Thursday, March 10, 2011

30 days of books - comfort soul food

i know i missed yesterday's book recommendations. apologies. it was a pretty exhausting day. 
but we're back in business today, and in the mood for some comfort food... for the soul, that is. 


so here are three cozy picks today, from me to you.


first, for the little ones - A. A. Milne's The House at Pooh Corner.




small confession: i would read this book even if i didn't have children. Milne creates a world that is stirringly warm, full of the fall of innocent sunlight on a woodsy path, and the feeling that all of the most beautiful things are possible. 

pick up a copy and join pooh in finding a house for the gloomy eyeore, meeting the redoubtable tigger, and in a friendly and timeless game of poohsticks. 



middle-sized kids will love the story of The Little Prince, by french author, antoine de saint-exupery.


i can hardly believe i only read this for the first time last year. this book is so lovely, in every sense of the word, and i promise you - if you're anything like i am - you'll hug it to your chest when you're finished. 

it's from this book that we get the famous quote, 

It is only with the heart that one can see rightly; what is essential is invisible to the eye.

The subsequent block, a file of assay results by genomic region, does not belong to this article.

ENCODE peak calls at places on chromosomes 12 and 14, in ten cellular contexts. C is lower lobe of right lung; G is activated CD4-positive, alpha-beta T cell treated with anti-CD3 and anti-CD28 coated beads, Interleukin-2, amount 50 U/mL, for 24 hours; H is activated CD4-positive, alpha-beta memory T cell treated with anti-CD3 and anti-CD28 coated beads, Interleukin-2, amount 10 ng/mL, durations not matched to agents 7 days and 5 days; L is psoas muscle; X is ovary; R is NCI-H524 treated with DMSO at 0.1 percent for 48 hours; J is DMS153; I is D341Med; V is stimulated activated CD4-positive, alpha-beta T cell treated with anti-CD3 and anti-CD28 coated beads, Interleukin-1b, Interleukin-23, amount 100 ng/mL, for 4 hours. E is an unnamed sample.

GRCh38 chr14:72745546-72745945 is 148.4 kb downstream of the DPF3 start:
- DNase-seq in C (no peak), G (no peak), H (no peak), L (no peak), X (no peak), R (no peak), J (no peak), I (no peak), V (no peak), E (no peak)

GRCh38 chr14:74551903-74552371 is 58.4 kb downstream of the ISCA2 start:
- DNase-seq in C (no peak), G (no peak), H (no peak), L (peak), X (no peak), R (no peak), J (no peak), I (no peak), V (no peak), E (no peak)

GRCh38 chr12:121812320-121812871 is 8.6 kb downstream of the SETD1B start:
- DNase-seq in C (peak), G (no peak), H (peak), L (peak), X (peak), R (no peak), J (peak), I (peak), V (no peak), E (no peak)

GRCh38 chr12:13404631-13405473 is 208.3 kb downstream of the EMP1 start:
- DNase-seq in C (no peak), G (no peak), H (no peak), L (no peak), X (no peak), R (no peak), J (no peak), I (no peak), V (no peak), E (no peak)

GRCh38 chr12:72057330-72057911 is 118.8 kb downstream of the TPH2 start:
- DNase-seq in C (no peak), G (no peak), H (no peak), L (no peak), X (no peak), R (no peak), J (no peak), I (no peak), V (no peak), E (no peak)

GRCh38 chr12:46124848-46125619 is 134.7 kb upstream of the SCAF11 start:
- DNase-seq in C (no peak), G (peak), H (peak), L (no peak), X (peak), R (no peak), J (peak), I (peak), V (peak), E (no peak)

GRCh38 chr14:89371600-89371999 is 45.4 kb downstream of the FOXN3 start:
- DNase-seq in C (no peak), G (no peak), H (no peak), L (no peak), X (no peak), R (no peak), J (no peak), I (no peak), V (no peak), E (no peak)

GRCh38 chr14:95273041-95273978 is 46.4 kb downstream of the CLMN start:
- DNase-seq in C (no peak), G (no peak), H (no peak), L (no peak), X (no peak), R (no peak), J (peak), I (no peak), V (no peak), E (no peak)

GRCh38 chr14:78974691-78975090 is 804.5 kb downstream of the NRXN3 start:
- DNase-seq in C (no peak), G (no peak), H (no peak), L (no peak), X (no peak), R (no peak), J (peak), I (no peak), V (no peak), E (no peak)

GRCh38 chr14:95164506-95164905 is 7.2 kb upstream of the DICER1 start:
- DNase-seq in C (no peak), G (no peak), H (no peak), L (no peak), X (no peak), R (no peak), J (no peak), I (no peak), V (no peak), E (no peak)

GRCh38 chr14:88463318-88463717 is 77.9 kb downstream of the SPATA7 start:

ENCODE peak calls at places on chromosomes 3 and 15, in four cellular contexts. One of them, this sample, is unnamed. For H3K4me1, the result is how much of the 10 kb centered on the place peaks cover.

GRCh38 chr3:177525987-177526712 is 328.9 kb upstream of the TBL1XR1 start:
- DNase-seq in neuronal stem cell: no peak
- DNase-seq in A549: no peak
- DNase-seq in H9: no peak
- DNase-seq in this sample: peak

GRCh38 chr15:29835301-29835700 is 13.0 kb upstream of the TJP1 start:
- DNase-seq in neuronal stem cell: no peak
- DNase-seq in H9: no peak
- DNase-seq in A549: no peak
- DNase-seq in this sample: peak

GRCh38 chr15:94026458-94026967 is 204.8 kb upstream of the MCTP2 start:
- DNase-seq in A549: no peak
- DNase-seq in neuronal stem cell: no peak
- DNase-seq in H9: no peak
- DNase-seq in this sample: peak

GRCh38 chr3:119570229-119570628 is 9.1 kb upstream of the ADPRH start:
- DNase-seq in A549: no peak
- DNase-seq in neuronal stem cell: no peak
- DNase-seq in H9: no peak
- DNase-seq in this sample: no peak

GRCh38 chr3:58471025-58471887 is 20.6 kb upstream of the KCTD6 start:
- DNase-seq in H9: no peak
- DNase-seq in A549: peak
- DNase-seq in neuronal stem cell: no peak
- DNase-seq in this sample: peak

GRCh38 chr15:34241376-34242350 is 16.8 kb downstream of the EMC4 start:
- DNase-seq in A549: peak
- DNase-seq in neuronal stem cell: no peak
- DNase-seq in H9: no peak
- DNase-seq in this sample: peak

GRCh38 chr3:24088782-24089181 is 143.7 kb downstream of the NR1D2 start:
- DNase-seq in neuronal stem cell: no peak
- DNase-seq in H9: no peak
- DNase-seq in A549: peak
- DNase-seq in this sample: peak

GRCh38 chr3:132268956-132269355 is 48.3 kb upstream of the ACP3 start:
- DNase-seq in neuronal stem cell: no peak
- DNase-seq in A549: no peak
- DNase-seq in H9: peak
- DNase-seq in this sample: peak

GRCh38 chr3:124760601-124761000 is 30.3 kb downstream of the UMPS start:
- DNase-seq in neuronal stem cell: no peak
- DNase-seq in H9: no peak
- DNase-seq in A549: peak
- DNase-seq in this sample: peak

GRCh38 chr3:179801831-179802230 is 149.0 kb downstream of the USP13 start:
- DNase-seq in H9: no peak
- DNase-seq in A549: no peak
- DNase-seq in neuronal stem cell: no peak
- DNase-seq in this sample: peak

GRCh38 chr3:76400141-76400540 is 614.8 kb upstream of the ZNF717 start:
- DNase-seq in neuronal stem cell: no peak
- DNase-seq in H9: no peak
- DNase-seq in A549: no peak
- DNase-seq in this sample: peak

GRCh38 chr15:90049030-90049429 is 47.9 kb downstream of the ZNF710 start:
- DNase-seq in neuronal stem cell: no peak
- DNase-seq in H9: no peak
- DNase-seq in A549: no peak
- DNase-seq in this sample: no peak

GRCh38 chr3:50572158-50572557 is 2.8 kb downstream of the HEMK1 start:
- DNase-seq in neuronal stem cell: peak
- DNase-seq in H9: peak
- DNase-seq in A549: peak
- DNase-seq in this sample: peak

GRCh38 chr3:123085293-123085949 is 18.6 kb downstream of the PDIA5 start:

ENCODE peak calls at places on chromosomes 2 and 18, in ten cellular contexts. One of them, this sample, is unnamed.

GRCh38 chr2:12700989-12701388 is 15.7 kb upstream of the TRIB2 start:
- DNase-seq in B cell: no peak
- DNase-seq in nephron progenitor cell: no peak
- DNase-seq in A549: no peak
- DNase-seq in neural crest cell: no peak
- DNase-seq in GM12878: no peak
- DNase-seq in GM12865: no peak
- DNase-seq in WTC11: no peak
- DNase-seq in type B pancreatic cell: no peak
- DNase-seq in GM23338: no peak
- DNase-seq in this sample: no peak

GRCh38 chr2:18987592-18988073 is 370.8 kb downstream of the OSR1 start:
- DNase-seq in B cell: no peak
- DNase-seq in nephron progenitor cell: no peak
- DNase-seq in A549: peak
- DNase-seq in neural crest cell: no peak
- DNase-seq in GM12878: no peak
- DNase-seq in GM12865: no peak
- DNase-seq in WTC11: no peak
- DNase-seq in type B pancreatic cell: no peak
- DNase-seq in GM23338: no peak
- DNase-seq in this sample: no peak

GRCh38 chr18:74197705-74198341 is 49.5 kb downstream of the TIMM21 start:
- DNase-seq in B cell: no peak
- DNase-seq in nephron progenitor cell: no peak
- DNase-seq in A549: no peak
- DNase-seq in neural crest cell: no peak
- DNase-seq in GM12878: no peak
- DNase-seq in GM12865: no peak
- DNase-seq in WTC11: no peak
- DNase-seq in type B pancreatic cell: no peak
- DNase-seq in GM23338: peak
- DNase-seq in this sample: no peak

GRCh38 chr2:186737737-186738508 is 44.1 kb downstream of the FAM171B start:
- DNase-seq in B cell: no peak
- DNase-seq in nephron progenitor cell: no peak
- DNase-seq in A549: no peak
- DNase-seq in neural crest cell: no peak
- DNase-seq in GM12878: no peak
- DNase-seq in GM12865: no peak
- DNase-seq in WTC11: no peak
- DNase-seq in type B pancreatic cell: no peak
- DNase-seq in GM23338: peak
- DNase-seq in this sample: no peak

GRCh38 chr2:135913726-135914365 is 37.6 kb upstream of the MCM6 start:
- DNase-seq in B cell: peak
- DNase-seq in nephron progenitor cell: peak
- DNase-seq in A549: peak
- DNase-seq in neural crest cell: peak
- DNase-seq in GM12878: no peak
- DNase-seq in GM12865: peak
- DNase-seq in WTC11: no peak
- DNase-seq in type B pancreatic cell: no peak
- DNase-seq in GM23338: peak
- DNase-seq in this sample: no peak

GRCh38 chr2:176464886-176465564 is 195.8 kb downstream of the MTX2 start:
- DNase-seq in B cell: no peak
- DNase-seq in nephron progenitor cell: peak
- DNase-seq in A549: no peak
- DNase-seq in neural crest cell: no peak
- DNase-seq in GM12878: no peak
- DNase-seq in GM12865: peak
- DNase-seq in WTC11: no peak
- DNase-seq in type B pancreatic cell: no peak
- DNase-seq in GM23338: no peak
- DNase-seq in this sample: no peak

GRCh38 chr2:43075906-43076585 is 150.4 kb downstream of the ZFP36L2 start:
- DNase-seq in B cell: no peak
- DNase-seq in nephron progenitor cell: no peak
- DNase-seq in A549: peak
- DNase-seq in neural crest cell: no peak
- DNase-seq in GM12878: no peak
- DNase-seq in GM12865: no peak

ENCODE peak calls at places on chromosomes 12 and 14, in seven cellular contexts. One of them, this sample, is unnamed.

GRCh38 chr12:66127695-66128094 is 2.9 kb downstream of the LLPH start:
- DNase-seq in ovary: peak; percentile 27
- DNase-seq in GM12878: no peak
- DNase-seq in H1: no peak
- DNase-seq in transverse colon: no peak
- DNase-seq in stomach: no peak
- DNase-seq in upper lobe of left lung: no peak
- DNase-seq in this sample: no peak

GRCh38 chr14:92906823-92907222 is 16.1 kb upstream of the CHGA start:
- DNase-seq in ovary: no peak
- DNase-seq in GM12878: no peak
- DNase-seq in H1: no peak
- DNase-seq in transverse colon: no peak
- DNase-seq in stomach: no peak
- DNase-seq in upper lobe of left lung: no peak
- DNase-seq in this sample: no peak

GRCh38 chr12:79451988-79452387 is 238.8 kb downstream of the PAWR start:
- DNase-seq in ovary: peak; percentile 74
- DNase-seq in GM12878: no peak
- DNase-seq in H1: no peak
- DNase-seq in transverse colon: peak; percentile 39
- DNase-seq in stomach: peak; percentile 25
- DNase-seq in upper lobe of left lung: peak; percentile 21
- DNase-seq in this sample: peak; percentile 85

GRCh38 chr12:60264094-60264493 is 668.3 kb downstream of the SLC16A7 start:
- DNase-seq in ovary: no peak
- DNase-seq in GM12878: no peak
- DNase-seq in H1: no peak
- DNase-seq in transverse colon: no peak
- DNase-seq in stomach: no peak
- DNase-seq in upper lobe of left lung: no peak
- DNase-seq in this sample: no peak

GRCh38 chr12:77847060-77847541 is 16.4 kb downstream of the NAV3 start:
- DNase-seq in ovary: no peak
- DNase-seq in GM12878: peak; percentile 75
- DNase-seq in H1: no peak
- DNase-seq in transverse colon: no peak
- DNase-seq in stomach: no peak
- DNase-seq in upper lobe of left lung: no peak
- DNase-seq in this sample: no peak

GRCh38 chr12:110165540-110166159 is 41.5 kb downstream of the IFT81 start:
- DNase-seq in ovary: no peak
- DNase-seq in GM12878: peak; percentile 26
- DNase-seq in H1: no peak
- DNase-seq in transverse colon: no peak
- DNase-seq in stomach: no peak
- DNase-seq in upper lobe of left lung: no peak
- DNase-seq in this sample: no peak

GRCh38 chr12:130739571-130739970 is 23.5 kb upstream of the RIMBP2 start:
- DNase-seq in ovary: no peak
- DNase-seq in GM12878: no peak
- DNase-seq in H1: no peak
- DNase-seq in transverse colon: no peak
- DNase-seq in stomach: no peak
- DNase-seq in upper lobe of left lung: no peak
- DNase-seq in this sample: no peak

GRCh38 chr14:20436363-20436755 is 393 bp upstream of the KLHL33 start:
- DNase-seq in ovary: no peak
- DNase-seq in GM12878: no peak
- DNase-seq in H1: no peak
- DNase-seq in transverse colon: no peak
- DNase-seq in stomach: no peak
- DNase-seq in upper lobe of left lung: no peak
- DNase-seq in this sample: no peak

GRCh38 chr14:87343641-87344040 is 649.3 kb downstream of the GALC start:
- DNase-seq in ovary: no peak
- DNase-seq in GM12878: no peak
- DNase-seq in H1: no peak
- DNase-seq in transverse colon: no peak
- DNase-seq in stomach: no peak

and if you're wondering if there is an unbelievably awesome skirt you can make, inspired by this fabulous book... look no further. No Big Dill's Once Upon a Thread project has done it again. Kathleen of Grosgrain has come up with something absolutely crazy. honestly. this may be the coolest skirt i have ever seen. 
check it out, Here.  and for a sneak peek:


that's right. it's a chalkboard skirt. take a moment. 


ok. and for the big kids (aka us grown-ups), one of my favorite books to curl up with for a good read, and a lot of laughs is William Goldman's epic fairytale, The Princess Bride


yep, it was a book first. and even if you already know the story, (or... at least you think you do), you will ADORE Goldman's way of telling it. first of all, he makes you believe that he is simply editing a 'good-parts only' version of a classic book written by S. Morgenstern. he makes frequent references to the Morgenstern estate, (in his elaborate, and hilarious sequence of parenthetical asides), and - till you decide to google it - has you believing him. 
it's the story you love, with a narrator you'll love even more. 
grab a mug of something warm, and a snuggly blanket, and crack open this trove of intrigue, skullduggery, swashbuckling spaniards, giants, farm boys, megalomaniacal princes, and miracles.


2 comments:

Laura (Curry Kay Designs) said...

I love those first two books! I read them now as an adult too! But even better than The House at Pooh's Corner (in my opinion) are the poems of "Now We Are Six".

(PS: I found your blog from the blog list of the 30 Days of Lists flickr group.)

quiverfull said...

yes! i love 'now we are six' too, naturally. it was a close call between the two, but i'm doing kids poetry another day, so i thought i'd stick with the narratives this time.
so glad you clicked over! (i'm on my way to your blog ... now. :)